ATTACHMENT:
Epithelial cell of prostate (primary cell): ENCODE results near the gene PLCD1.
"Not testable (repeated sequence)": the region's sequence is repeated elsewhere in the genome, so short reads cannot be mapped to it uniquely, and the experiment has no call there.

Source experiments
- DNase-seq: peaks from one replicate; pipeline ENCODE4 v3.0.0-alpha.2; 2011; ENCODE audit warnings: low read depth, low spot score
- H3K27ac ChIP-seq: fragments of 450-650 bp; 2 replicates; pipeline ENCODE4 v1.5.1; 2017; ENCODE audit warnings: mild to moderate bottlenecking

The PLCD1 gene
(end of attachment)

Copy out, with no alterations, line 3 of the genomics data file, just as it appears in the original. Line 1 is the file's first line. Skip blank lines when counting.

Source experiments